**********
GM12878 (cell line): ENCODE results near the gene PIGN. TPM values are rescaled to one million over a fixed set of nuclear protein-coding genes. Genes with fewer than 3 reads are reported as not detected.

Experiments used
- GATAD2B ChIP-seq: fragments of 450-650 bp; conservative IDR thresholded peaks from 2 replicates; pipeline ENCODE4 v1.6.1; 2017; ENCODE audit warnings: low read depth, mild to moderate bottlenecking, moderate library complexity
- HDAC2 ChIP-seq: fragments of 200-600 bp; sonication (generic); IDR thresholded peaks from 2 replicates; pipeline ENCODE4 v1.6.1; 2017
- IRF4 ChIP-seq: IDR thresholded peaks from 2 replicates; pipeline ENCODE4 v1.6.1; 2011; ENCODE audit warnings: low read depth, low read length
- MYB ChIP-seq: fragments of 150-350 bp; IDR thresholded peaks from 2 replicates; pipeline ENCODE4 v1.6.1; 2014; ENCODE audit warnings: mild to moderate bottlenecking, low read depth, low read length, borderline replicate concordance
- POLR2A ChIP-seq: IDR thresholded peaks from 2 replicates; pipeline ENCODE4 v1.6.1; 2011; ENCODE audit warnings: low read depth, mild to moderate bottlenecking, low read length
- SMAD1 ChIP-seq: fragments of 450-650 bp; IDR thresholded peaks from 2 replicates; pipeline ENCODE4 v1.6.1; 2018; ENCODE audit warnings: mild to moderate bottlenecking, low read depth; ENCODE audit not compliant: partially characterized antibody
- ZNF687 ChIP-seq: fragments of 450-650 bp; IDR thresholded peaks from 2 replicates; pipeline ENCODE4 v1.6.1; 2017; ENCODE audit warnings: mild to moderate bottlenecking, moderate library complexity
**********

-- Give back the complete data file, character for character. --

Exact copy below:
GM12878 (cell line): ENCODE results near the gene PIGN. TPM values are rescaled to one million over a fixed set of nuclear protein-coding genes. Genes with fewer than 3 reads are reported as not detected.

Experiments used
- GATAD2B ChIP-seq: fragments of 450-650 bp; conservative IDR thresholded peaks from 2 replicates; pipeline ENCODE4 v1.6.1; 2017; ENCODE audit warnings: low read depth, mild to moderate bottlenecking, moderate library complexity
- HDAC2 ChIP-seq: fragments of 200-600 bp; sonication (generic); IDR thresholded peaks from 2 replicates; pipeline ENCODE4 v1.6.1; 2017
- IRF4 ChIP-seq: IDR thresholded peaks from 2 replicates; pipeline ENCODE4 v1.6.1; 2011; ENCODE audit warnings: low read depth, low read length
- MYB ChIP-seq: fragments of 150-350 bp; IDR thresholded peaks from 2 replicates; pipeline ENCODE4 v1.6.1; 2014; ENCODE audit warnings: mild to moderate bottlenecking, low read depth, low read length, borderline replicate concordance
- POLR2A ChIP-seq: IDR thresholded peaks from 2 replicates; pipeline ENCODE4 v1.6.1; 2011; ENCODE audit warnings: low read depth, mild to moderate bottlenecking, low read length
- SMAD1 ChIP-seq: fragments of 450-650 bp; IDR thresholded peaks from 2 replicates; pipeline ENCODE4 v1.6.1; 2018; ENCODE audit warnings: mild to moderate bottlenecking, low read depth; ENCODE audit not compliant: partially characterized antibody
- ZNF687 ChIP-seq: fragments of 450-650 bp; IDR thresholded peaks from 2 replicates; pipeline ENCODE4 v1.6.1; 2017; ENCODE audit warnings: mild to moderate bottlenecking, moderate library complexity